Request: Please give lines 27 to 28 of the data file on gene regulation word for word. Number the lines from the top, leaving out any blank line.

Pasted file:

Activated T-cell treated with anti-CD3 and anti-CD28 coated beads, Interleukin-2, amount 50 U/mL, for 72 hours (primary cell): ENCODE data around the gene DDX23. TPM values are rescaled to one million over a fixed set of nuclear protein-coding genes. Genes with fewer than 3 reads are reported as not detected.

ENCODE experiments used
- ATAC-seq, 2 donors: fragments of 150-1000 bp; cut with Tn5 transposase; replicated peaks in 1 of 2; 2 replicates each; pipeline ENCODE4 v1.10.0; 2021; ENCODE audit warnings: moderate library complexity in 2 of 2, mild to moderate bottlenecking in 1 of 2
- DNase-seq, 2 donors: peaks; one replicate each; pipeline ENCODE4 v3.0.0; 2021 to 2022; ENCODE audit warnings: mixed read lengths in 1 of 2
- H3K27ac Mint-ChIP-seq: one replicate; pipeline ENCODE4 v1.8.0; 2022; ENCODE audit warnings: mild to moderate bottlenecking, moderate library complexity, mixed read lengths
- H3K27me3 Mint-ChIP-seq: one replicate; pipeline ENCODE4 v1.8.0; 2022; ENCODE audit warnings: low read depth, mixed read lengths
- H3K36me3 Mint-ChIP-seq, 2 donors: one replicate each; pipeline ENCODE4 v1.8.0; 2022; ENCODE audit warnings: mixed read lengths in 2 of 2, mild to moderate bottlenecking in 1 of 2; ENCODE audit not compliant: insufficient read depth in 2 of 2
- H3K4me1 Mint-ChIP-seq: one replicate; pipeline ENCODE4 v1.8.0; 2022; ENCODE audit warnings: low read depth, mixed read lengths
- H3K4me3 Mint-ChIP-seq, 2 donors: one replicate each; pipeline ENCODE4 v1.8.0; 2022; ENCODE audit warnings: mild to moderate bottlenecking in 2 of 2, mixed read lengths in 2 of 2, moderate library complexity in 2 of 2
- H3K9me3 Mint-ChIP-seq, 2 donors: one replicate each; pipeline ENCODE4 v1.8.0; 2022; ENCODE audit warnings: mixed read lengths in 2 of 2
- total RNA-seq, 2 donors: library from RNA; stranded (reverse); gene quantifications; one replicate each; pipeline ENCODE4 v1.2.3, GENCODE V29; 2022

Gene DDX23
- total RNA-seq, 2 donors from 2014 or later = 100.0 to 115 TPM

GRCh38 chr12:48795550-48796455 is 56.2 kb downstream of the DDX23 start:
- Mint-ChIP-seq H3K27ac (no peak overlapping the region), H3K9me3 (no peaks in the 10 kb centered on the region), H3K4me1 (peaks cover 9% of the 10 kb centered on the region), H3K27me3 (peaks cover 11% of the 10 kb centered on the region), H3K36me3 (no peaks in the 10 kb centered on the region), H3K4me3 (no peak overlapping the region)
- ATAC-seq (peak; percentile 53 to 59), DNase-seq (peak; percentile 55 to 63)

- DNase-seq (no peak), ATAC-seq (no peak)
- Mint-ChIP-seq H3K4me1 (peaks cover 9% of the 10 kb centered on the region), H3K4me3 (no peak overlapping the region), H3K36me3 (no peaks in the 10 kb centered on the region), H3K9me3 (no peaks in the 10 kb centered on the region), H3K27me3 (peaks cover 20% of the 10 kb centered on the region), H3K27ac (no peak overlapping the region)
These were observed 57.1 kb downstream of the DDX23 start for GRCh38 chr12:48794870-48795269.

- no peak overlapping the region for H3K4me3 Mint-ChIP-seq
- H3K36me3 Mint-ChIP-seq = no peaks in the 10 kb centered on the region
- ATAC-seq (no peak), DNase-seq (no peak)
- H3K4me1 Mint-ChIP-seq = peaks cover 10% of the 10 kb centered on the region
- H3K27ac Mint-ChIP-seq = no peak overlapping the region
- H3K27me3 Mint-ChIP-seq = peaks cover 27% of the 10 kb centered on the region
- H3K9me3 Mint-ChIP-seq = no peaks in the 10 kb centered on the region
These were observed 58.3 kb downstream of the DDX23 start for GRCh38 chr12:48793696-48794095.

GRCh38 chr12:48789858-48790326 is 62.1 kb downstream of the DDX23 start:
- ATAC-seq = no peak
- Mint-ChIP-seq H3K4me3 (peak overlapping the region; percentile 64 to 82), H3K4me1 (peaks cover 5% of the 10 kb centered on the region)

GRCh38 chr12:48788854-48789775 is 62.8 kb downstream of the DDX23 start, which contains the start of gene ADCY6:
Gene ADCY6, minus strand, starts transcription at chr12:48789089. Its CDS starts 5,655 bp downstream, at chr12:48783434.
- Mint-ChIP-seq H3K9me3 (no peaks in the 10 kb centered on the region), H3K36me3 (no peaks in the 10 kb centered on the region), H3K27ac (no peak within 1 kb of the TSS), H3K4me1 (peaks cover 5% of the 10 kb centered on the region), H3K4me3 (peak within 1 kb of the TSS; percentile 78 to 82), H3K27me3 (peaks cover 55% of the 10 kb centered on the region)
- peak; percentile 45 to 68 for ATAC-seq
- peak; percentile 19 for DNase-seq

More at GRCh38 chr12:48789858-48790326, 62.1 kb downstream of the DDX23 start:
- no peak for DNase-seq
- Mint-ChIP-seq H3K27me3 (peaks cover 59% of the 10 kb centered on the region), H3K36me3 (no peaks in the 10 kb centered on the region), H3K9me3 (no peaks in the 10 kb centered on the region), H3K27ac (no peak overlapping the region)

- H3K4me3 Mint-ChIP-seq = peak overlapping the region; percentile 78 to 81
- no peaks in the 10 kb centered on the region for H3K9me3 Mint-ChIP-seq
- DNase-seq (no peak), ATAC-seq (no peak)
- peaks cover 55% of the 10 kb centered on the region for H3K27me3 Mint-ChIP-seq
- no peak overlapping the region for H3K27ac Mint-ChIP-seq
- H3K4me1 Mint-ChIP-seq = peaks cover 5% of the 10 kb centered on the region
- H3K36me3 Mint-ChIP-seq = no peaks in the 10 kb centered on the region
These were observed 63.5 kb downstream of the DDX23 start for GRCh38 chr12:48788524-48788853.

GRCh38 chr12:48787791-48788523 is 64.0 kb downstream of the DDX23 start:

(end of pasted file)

These were observed 58.3 kb downstream of the DDX23 start for GRCh38 chr12:48793696-48794095.

GRCh38 chr12:48789858-48790326 is 62.1 kb downstream of the DDX23 start: